Brazil's mining chief says Lula never tried to weigh in on Vale succession

29th January 2024 By: Reuters

Brazil's mining chief says Lula never tried to weigh in on Vale succession

Brazilian President Luiz Inacio Lula da Silva

SAO PAULO - Brazilian President Luiz Inacio Lula da Silva has not sought to influence who will be chief executive of major mining company Vale, a senior official said on Friday, after recent reports suggesting otherwise caused the firm's shares to tumble.

Vale, one of the world's largest producers of iron-ore and nickel, was privatised in the 1990s but the government still exerts significant influence as its main shareholders include a pension fund operated by state-run lender Banco do Brasil.

But in comments to reporters, Mines and Energy Minister Alexandre Silveira batted down the possibility that the country's leftist president, known as Lula, might interfere in the miner's corporate governance.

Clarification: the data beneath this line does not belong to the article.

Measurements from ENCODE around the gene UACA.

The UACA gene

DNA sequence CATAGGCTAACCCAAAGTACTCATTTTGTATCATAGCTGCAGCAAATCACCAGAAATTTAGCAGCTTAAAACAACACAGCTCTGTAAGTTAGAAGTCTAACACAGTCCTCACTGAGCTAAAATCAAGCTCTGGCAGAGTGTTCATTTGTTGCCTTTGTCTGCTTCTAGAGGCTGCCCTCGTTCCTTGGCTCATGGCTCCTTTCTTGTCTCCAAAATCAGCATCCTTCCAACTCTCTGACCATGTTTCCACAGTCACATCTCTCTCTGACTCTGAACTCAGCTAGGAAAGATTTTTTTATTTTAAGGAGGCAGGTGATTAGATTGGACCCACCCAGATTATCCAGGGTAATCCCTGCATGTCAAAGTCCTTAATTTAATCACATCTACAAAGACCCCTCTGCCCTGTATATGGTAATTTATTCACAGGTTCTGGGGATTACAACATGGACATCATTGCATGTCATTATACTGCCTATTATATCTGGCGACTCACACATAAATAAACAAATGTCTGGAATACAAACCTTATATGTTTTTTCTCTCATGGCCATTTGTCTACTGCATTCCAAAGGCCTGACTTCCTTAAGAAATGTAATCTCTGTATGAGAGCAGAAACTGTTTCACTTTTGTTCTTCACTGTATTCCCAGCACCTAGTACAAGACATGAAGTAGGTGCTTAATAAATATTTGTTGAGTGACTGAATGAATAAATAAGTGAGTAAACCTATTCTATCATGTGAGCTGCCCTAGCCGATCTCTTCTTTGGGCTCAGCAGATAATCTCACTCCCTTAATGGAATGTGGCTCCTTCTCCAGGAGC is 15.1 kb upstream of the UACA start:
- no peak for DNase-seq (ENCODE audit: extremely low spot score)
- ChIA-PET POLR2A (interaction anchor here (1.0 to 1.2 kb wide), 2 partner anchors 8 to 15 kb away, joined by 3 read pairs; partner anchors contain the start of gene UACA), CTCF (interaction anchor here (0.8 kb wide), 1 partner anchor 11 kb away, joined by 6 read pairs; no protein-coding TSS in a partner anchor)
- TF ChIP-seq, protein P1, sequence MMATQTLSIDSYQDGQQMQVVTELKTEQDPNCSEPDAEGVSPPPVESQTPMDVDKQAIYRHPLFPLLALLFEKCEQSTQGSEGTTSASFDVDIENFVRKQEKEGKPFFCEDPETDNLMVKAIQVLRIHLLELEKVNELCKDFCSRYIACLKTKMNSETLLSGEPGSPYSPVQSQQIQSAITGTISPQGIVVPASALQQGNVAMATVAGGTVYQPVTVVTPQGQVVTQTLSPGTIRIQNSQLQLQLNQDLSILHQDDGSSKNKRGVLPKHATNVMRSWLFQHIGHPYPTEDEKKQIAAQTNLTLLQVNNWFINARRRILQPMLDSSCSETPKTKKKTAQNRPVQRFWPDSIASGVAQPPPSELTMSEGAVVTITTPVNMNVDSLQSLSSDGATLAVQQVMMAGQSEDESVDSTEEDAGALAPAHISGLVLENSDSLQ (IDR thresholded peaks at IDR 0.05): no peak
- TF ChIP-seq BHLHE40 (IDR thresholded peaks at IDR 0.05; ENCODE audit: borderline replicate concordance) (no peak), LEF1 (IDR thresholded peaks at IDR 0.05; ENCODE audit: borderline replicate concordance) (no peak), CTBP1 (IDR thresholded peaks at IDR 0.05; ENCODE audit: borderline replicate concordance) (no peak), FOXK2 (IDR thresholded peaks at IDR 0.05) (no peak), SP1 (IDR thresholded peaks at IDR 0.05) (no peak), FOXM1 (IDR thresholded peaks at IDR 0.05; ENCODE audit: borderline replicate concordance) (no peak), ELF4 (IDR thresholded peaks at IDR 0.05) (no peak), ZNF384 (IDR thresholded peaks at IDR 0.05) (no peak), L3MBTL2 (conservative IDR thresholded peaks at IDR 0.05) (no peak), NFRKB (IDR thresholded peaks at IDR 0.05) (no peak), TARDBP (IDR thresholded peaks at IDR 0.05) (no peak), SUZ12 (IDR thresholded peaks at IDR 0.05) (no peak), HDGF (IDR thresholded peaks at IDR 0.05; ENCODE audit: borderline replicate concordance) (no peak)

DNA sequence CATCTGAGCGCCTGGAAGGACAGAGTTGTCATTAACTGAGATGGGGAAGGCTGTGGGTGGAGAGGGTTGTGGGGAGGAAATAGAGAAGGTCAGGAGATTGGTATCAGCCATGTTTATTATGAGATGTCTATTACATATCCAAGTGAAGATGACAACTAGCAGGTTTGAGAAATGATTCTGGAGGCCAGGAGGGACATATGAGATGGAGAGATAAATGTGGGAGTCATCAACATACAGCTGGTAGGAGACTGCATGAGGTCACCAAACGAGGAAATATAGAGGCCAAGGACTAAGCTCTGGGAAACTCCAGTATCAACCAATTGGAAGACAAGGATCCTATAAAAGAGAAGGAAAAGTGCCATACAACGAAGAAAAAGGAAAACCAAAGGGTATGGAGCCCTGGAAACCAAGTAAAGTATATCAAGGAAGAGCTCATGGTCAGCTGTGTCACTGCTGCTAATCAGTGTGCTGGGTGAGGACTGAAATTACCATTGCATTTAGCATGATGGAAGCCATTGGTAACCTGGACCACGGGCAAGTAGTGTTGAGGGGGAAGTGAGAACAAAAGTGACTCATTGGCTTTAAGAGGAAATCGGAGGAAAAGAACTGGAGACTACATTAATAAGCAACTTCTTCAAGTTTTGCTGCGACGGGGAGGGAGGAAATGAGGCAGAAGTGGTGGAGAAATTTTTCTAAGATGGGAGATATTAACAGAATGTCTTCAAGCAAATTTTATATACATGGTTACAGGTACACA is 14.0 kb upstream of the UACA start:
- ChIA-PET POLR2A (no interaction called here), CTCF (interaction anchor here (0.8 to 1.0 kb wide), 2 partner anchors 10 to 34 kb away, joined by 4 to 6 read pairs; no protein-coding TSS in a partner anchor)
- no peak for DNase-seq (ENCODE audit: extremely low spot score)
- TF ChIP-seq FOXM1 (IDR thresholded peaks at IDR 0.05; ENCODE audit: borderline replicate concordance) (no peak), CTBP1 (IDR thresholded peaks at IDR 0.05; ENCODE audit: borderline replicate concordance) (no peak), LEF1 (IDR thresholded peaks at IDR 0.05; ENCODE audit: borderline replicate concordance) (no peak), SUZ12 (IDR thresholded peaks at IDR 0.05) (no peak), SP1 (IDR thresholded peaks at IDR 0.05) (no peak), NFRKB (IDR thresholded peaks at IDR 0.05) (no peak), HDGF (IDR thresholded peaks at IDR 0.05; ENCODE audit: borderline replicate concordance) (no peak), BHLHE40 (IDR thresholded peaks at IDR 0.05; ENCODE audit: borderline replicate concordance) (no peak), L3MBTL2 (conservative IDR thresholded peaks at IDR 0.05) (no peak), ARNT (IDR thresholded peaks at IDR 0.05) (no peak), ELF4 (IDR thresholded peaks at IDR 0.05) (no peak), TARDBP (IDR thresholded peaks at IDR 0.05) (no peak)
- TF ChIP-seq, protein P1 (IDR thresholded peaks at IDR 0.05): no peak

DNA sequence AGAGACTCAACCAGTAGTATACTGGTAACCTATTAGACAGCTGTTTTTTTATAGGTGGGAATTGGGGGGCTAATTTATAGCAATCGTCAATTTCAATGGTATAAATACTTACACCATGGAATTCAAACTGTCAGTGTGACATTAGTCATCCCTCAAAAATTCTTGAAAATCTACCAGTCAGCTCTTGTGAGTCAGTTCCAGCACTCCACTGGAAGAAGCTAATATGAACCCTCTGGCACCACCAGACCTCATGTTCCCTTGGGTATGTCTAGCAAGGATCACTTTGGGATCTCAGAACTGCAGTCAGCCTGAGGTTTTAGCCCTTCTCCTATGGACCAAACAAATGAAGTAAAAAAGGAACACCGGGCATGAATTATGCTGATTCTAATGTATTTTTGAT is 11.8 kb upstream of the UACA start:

"Lula would never be willing to interfere directly in a publicly traded company that's listed on the stock exchange," he said.

The minister's comments contradict media reports from the past few weeks, including from Reuters, that Lula engaged in discussions about who would be the next chief executive of Vale.

Reuters reported that Lula wanted a former finance minister, Guido Mantega, to be appointed to the company's board or even as its CEO.

Newspaper Folha de Sao Paulo reported earlier on Friday that Mantega would announce he is dropping out of consideration for a potential role at Vale.

Mantega could not be immediately reached for comment.

Vale's Sao Paulo-shares extended gains on Friday afternoon after Folha's report, closing the trading day up 1.7%.

But the shares are down 10% this month, in part weighed down by a court ruling ordering Vale and two partners to pay nearly $10 billion in damages for a tailings dam failure in 2015.

The term of current Vale CEO Eduardo Bartolomeo expires in May, and board members could opt to extend it or replace him.

In his comments, Silveira also denied any personal involvement in a government recommendation about who should sit on Vale's board, though he expressed criticism about the firm's current management.

Vale did not immediately respond to requests for comments on Silveira's remarks.